The UK telecoms sector faces a second wave of job losses following Nortel Networks’ shock announcement of a £14bn quarterly loss and plans to shed 10,000 staff worldwide.
The US telecoms manufacturer employs more than 8,000 people in the UK, about 10% of its total workforce, at research and development centres in Harlow, Paignton, and Monkstown in Northern Ireland.
A Nortel spokesman said: ‘We are looking right across the global business and there will be 10,000 redundancies, but as of now there is no information about where the jobs will be lost.’
The UK has been hit by a number of plant closures by US telecoms companies. Since the start of the year 9,200 job losses have been announced in the sector, with redundancies by US companies accounting for 5,550.
The initial shake-out followed a fall in capital investment in telecoms infrastructure, after a sustained global telecoms boom finally came to an end.
However, the downturn in capital investment is not the only reason for Nortel’s losses. The company has written off payments for recent acquisitions, restructuring across the group and costs related to the disposal of businesses.
The sheer size of the loss announced last week had an immediate effect on the share prices of other telecoms manufacturers, including many British companies. Marconi, Bookham Technology and Spirent all saw their share values nosedive.
Stocks hit a low
Bookham Technology, which makes optical-networking components and is a supplier to Nortel, lost 12% on its stocks, which hit a low of 279p last week.
The company said in March it would reduce its staff by 15%, making 150 people redundant. But so far it has shed 190 staff and announced on Wednesday that another 100 would have to go.
The investment bank Morgan Stanley has slashed by a third this year’s revenue forecast for the company. ‘Its order levels from existing customers have dropped significantly and new customers may not compensate for this in time,’ said the bank’s report.
Leading UK electronics company Marconi is also troubled by predictions of lower revenues. Its shares tumbled to a five-year low of 247.7p following the Nortel announcement. A market reportfrom financial services company Credit Suisse First Boston predicts that the company’s revenue will fall by 25% next year.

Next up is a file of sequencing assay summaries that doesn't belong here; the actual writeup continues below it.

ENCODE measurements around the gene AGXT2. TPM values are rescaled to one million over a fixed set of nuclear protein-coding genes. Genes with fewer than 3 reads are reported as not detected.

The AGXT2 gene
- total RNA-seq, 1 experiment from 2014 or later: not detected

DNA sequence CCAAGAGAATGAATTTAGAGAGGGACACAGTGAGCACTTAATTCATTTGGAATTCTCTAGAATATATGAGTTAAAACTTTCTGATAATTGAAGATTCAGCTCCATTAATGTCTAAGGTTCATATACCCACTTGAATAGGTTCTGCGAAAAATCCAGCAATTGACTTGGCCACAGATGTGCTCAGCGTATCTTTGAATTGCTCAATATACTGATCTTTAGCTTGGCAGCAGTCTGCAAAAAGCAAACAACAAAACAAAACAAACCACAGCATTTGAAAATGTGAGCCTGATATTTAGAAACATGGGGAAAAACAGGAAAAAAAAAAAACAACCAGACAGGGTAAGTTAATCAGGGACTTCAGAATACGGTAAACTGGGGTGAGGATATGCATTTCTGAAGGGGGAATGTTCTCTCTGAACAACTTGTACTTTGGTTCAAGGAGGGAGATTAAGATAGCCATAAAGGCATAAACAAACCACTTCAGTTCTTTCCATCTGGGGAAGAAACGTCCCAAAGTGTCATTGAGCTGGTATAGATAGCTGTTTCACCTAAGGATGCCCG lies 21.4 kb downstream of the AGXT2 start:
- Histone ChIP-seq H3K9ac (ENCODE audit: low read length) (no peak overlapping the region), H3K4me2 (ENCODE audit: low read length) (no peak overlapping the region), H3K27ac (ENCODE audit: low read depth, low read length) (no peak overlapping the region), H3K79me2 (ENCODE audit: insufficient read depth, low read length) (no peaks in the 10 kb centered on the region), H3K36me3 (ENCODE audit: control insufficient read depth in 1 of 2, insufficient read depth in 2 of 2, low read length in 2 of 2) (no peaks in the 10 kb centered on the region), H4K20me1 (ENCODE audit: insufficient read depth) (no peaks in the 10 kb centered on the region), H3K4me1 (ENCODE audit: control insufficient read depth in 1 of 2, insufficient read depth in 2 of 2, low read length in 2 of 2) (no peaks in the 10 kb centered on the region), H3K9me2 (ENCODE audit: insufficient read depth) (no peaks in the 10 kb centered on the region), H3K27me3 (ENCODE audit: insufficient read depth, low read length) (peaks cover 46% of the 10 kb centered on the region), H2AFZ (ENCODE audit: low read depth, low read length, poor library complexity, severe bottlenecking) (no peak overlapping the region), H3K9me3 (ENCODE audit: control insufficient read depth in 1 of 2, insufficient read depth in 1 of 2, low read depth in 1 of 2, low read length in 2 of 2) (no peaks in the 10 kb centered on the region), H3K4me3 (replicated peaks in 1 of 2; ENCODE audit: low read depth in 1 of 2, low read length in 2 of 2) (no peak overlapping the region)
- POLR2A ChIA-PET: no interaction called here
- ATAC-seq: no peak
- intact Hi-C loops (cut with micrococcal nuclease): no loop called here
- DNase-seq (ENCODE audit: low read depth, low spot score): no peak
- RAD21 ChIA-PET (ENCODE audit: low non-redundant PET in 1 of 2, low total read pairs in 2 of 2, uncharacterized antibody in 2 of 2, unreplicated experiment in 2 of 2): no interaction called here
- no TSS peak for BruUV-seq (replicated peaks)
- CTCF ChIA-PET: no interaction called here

‘As a result of the continued deterioration in US spending, we believe Marconi is now unlikely to reach the 2002 revenue levels we had previously forecast.’
However, a Marconi spokes- man blamed an over-sensitive market for last week’s dramatic fall in its share price and said the company would not be making further redundancies in the UK on top of the 1,500 it said would go at Coventry, Merseyside and Nottingham in April.
‘When a major player like Nortel makes an unprecedented announcement, as it has done, that affects the whole sector. However, what we’ve seen is really an over-reaction by the markets. Wall Street was wildly over-optimistic about telecoms business models that couldn’t really last. The sector is now definitely in recess,’ he said.
Marconi is to renegotiate the price of its employee share options in response to the fall in the value of its stock, to protect it from making expensive payouts. In 1999 employees received 1,000 shares, worth £16.03. The new plan is to take back half the shares and re-issue them at a price of £8. The measure, which will cover both employee and executive options, will be voted on next month.
George Simpson, Marconi’s chief executive, who steps down in a month’s time, expects a fight over the re-pricing proposal but insisted it was necessary. ‘To do nothing would be to tear the guts out of our business,’ he said.
No escape for the healthy
Even companies that recently issued healthy annual accounts are not escaping the wider turbulence in the telecoms market.
A month ago, UK telecoms company Spirent announced a 69% rise in overall annual turnover, but its shares have since fallen to 190p, the lowest level since October 1999.
A spokesman said the company would put expansion plans on hold rather than make any redundancies: ‘At this stage there are no plans for any job losses.
We are controlling costs and are certainly not adding new people to the workforce.’Spirent’s operations are split between monitoring traffic on the networks, which is booming, and the manufacture of telecoms infrastructure, which has been hardest hit by the downturn.
‘In common with other companies we are seeing the effects of a slowdown in capital equipment investment. But we think the problem is a short-term situation. We are expecting an upturn in the first or second quarter of next year,’ the spokesman said.